And finally, Atheism Plus isn't unnecessary. I'm sure you're aware of this Jaclyn, but the atheist movement has a problem with harassment. You remember when all of those atheists were sending you hate mail about how you're "only popular because you're pretty" and the sort? Well, guess what? All Atheism Plus is trying to say is that atheist guys shouldn't do that. We claim to be better than the sexist religious communities we've fled from. Let's act like it.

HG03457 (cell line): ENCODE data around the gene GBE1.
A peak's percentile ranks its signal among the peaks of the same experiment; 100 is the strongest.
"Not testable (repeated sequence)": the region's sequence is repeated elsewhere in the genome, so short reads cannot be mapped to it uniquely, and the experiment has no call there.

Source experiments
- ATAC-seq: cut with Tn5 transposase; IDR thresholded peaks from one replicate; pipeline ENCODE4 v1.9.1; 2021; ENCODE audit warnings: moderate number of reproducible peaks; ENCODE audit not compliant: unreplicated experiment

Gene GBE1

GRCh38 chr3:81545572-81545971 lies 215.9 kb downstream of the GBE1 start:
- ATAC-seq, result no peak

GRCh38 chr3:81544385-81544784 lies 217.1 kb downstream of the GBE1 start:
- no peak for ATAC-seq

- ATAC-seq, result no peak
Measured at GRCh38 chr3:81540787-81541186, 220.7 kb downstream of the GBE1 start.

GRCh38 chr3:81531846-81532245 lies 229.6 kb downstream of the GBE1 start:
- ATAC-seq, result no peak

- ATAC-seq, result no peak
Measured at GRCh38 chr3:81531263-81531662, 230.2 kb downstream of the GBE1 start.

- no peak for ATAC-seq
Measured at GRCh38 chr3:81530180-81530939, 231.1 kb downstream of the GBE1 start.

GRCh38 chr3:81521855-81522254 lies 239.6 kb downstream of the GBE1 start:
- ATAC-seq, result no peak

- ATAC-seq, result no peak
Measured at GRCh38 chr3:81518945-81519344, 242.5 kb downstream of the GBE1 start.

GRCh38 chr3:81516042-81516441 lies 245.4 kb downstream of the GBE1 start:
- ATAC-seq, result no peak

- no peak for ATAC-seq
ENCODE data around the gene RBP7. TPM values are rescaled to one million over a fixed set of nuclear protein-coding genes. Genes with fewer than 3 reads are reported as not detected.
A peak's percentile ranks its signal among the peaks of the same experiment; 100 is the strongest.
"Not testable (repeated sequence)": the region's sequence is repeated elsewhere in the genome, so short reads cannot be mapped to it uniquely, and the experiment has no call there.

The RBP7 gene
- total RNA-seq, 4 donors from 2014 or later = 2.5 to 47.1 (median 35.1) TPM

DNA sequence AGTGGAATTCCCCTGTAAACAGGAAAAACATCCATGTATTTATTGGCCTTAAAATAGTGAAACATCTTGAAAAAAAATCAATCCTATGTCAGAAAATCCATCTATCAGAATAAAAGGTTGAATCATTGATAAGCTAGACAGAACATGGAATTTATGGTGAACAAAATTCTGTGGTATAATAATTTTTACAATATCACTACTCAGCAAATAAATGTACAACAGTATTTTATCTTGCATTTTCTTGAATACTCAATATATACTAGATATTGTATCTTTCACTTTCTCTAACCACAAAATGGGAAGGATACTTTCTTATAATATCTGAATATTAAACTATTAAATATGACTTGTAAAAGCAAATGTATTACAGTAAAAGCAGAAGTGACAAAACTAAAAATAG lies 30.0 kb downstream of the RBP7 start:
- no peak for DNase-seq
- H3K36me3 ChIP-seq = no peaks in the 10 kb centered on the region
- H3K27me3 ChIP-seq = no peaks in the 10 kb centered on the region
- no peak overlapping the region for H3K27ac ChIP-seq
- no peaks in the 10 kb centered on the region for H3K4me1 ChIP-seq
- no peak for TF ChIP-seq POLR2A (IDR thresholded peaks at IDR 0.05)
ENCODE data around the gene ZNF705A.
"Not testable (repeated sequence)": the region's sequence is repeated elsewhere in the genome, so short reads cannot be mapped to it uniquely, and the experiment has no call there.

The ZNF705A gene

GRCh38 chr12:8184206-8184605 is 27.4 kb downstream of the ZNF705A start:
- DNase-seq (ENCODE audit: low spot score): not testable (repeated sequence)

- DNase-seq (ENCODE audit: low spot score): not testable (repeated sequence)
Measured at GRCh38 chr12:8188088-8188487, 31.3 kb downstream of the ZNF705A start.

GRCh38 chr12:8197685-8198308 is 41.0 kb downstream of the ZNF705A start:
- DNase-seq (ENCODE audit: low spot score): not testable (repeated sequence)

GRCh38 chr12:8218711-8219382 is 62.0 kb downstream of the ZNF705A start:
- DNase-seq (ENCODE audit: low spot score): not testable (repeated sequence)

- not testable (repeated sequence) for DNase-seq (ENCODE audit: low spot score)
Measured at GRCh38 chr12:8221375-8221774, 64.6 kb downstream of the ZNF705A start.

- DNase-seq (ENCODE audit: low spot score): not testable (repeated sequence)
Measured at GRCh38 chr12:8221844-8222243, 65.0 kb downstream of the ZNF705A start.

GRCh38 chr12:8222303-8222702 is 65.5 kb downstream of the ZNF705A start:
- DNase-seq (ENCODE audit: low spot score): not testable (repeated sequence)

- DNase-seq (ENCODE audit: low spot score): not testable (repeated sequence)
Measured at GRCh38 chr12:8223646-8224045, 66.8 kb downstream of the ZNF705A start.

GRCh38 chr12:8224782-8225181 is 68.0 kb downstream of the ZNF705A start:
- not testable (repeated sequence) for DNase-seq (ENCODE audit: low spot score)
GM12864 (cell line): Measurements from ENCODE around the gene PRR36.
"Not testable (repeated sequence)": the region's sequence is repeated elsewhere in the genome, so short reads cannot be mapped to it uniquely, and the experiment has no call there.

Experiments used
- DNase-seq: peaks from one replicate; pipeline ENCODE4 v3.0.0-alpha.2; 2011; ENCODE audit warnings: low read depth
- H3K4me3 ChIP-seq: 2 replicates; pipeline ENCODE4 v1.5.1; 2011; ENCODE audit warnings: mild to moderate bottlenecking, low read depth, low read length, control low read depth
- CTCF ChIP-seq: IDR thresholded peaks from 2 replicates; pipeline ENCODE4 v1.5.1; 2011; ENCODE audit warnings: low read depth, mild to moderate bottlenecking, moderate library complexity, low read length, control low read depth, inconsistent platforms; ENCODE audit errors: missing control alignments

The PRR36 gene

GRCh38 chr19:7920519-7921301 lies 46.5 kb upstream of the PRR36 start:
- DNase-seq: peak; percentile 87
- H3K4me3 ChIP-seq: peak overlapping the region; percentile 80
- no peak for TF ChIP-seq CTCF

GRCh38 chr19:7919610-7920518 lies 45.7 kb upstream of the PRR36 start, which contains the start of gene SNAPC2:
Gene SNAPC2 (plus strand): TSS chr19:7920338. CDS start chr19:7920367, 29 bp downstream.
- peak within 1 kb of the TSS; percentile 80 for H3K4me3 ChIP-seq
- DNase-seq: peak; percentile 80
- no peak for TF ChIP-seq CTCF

Now, let's talk about what Atheism Plus is. Atheism Plus is a politicized form of secular humanism which advocates that atheists be concerned about social justice in addition to simple scientific and secularism issues. Religion claims to have a monopoly on morality; Atheism Plus proves them wrong. And if you are the type to say that politics and social justice have nothing to do with morality, I couldn't disagree with you more. Moral issues like abortion, same sex marriage, and even questions of whether or not capitalism itself is ethical are debated all the time. Atheism Plus attempts to establish itself as a secular humanist perspective which will defend the rights of everyone, especially groups traditionally oppressed in America like women, people of color, gender and sexual minorities, atheists, etc.